Giving start-ups a leg up?
Google this week attracted attention for launching a programme for start-ups to receive patents from Google, reports TechCrunch. The technology website clarified that non-organic means those bought from third parties rather than developed in-house.
Google has named it the Patent Starter Program. The offer is only open to the first 50 eligible start-ups, and companies must commit to joining the LOT Network, of which they will get two years of free membership. Eligible companies must also have had revenues of between $500,000 and $20 million in 2014.
Successful applicants will be sent within 30 days a list of up to five families of patents, of which it can select two. Google will keep a non-exclusive licence to all the divested assets.
Google explained its motivations for the programme: “We are big fans of the LOT Network program, which we think of as a great longterm way to help fight against patent trolls. So, encouraging smaller companies to join the LOT Network is just something that we think makes great sense. Further, being able to help support smaller companies and developers by providing them patents with the expectation that such companies and developers will grow and further contribute to a responsible patent system seems like a pretty good idea to us.”
The agreement includes a stipulation that if the acquired assets are used to sue others, the company “will owe Google and material penalty”.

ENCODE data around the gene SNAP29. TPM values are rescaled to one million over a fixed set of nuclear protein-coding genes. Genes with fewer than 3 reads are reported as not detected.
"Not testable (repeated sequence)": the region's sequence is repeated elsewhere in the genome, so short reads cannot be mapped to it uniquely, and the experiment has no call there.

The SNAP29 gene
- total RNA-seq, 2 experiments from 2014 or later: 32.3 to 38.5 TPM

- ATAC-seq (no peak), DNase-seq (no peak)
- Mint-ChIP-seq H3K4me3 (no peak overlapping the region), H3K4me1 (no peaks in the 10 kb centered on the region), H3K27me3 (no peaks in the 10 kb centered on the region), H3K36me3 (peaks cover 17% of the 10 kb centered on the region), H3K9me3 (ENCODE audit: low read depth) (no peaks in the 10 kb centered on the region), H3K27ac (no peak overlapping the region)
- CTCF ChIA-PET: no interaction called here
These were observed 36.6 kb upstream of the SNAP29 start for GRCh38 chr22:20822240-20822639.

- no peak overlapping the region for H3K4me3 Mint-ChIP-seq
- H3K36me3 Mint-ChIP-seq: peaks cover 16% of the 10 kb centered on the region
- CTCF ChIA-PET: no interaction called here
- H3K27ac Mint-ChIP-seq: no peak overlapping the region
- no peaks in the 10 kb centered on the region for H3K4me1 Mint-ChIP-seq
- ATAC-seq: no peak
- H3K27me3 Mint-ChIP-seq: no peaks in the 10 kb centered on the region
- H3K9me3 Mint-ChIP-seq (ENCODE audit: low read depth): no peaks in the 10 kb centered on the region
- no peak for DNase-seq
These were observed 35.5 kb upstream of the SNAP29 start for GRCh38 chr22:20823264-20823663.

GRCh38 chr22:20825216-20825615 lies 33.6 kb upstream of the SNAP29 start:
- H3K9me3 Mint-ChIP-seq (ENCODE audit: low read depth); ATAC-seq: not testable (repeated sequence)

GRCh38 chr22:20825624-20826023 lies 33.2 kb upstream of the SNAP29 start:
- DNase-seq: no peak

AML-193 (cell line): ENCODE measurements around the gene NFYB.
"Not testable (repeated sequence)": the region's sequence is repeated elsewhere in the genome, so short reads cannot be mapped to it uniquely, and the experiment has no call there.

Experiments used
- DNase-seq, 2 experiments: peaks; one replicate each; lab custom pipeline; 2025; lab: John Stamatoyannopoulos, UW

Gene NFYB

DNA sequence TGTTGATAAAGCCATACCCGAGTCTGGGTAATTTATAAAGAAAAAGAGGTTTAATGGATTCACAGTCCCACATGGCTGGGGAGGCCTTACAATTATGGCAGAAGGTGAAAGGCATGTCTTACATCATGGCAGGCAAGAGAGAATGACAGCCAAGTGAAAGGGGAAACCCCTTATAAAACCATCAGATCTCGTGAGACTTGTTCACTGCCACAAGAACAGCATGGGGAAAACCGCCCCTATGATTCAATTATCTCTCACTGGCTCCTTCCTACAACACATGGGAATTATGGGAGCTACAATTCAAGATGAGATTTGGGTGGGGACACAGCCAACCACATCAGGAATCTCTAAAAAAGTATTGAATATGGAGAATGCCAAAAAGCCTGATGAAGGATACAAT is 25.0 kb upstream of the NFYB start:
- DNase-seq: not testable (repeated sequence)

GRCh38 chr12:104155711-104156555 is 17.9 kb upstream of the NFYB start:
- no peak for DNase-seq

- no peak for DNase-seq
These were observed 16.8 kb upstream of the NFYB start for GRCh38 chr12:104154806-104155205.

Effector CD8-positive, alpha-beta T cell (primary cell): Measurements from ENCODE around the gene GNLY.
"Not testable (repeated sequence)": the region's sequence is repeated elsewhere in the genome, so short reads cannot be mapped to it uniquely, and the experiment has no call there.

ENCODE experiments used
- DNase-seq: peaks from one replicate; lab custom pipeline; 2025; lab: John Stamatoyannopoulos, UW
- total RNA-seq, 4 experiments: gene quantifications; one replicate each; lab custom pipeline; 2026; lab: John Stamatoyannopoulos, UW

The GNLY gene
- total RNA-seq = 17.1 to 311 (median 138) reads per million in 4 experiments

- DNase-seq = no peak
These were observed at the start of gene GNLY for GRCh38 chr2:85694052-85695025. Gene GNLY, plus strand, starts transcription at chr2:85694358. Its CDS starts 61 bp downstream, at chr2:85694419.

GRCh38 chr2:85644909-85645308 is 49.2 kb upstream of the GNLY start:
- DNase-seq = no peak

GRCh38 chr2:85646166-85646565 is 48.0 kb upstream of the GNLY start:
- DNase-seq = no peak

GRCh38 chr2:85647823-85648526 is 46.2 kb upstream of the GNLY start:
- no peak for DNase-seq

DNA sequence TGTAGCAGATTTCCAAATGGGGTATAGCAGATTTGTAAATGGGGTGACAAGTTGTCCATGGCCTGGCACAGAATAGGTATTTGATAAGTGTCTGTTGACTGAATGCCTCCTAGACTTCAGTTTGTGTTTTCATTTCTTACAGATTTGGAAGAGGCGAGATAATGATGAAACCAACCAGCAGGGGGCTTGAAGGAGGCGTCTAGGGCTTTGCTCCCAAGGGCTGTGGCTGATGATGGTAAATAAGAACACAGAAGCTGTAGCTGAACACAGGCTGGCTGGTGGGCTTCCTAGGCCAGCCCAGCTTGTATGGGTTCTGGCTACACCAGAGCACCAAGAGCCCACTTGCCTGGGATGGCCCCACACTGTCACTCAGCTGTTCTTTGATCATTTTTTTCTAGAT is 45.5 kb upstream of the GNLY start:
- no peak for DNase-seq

Having their say on customer stay
David Kappos in an article on The Hill website this week laid out his opposition to covered customer stay provisions in legislation being considered in the US Senate and US House of Representatives.
Customer stay allows a manufacturer to take on accusations of patent infringement in court, protecting retailors, consumers and other covered customers from their own lawsuits, which would be stayed until the patent owner or manufacturer have sorted out their dispute.
“The ‘customer stay’ language in the pending legislation could ravage intellectual property rights, while ironically causing more patent litigation instead of less,” wrote Kappos. “Not the kind of ‘two-for’ we need for our patent system right now.”
Kappos said the language in front of Congress uses a hazy definition of customer that encompasses everyone from the end-user of a technology to commercial entities high up the chain. The bills also have a rigid application of “stay” by making it mandatory for judges.
“If the current ‘customer stay’ language becomes law, the maker of a patent-infringing product could easily evade accountability by arranging a network of overseas manufacturers to construct the infringing components, and then assemble the pieces. Such supply-chain positioning is easily manipulated,” said Kappos.
In this scenario, when the patent owner sues the product maker each manufacturer could take turns asking for stays, says Kappos, in far-flung venues and with different, more complicated rules than the patent owner faces when just suing a company that sells an infringing product.
He said customer stays do make sense in cases where so-called mom-and-pop stores are unfairly targeted by someone abusing the patent system, but he pointed out courts already have the discretion to grant stays.
Kappos’ piece was criticised by Matt Levy on the Patent Progress site, although he did not name Kappos by name when saying in a blog post that “his op-ed is pure fantasy, and it’s written by someone who should know better”.
Levy said Kappos’s scenario ignores the actual language in the House and Senate bills, which are identical for this provision.